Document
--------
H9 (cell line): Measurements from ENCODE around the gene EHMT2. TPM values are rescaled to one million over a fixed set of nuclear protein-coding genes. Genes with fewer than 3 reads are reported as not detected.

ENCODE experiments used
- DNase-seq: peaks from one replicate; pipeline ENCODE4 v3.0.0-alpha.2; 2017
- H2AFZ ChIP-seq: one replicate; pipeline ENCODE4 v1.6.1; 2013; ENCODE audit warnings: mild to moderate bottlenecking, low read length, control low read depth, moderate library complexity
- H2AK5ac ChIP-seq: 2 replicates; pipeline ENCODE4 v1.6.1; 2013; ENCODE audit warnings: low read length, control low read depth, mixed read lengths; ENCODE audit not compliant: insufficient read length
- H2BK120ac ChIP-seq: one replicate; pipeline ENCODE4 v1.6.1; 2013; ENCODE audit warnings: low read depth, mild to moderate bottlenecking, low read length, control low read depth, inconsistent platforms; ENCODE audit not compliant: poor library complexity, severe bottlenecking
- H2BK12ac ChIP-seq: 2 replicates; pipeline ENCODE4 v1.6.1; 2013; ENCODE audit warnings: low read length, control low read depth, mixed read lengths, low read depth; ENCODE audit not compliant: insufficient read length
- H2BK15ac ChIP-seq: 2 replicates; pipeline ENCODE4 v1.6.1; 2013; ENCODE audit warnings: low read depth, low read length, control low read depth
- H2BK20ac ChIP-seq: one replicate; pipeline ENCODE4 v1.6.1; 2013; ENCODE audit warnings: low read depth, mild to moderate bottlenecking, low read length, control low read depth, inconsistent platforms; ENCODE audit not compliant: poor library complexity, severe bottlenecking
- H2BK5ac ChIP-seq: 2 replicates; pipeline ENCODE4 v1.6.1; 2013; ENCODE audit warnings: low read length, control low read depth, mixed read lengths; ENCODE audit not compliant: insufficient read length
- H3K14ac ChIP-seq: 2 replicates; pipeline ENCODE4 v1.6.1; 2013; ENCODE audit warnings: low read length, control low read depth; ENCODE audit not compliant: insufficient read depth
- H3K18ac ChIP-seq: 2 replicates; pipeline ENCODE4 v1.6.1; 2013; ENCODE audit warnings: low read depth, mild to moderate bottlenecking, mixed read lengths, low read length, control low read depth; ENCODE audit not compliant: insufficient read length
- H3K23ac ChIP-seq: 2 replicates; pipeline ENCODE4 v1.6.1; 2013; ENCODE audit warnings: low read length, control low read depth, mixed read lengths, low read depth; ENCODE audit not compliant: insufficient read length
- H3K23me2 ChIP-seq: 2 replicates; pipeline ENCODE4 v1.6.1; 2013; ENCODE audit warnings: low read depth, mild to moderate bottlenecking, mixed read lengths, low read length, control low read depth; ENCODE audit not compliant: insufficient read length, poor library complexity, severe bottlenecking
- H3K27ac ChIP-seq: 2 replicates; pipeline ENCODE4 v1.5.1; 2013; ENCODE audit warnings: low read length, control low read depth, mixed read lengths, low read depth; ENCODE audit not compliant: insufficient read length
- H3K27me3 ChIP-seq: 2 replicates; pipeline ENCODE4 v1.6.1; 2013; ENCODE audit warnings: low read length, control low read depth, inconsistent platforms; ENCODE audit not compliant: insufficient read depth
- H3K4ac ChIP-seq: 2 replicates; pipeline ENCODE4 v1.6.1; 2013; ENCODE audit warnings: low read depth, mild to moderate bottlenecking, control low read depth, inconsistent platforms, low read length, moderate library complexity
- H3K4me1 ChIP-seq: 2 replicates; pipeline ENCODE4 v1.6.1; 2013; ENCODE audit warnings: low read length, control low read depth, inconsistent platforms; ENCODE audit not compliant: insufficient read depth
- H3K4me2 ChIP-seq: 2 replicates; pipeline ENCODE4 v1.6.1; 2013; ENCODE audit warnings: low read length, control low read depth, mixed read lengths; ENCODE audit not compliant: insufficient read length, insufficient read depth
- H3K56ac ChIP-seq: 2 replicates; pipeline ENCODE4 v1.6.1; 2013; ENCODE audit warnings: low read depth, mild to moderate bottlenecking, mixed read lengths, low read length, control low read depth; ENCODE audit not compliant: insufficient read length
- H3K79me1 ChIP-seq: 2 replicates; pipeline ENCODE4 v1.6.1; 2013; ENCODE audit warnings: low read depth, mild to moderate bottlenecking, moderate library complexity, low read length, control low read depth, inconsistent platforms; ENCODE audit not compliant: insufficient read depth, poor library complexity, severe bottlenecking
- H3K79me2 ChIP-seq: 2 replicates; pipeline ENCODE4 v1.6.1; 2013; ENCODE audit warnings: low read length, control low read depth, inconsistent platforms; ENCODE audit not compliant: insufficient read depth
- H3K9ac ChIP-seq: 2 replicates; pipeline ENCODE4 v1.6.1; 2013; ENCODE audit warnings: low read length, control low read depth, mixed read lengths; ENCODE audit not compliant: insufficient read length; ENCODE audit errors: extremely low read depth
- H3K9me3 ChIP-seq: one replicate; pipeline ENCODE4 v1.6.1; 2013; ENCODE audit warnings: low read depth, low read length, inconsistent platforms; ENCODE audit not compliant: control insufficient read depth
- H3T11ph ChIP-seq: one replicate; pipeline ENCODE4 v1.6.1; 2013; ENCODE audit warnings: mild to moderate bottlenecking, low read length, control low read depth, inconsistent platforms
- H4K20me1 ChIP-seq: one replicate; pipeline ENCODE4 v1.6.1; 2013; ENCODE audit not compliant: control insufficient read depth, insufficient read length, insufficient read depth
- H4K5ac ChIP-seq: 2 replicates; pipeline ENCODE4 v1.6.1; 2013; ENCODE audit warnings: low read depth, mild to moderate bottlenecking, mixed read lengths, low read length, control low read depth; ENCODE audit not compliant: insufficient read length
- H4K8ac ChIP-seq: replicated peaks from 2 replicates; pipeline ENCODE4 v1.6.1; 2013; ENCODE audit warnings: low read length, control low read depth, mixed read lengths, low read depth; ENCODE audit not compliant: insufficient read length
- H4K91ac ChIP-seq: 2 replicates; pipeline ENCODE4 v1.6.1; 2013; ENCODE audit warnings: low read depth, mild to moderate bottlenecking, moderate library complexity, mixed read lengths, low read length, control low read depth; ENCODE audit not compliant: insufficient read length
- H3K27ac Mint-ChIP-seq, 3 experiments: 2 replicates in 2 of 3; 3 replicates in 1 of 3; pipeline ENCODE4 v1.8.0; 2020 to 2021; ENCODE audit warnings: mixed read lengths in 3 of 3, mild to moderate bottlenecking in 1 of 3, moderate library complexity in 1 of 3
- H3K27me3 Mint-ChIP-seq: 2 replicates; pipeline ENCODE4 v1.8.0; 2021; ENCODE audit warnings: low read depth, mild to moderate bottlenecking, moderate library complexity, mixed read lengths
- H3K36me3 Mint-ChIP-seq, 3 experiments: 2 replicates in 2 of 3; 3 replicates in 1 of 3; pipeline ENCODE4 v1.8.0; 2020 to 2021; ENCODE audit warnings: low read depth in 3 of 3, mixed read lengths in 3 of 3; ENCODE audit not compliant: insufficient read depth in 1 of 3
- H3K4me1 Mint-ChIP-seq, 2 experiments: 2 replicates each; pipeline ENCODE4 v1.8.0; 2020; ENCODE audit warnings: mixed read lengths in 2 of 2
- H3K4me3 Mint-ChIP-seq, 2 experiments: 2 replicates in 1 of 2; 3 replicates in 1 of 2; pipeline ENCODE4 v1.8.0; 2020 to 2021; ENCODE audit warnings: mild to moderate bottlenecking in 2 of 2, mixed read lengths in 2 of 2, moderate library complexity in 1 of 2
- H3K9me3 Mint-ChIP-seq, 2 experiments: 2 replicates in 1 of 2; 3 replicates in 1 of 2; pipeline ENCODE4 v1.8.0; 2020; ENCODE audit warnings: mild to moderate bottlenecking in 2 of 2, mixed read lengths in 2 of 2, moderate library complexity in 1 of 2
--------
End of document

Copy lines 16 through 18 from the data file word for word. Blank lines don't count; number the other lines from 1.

- H3K27me3 ChIP-seq: 2 replicates; pipeline ENCODE4 v1.6.1; 2013; ENCODE audit warnings: low read length, control low read depth, inconsistent platforms; ENCODE audit not compliant: insufficient read depth
- H3K4ac ChIP-seq: 2 replicates; pipeline ENCODE4 v1.6.1; 2013; ENCODE audit warnings: low read depth, mild to moderate bottlenecking, control low read depth, inconsistent platforms, low read length, moderate library complexity
- H3K4me1 ChIP-seq: 2 replicates; pipeline ENCODE4 v1.6.1; 2013; ENCODE audit warnings: low read length, control low read depth, inconsistent platforms; ENCODE audit not compliant: insufficient read depth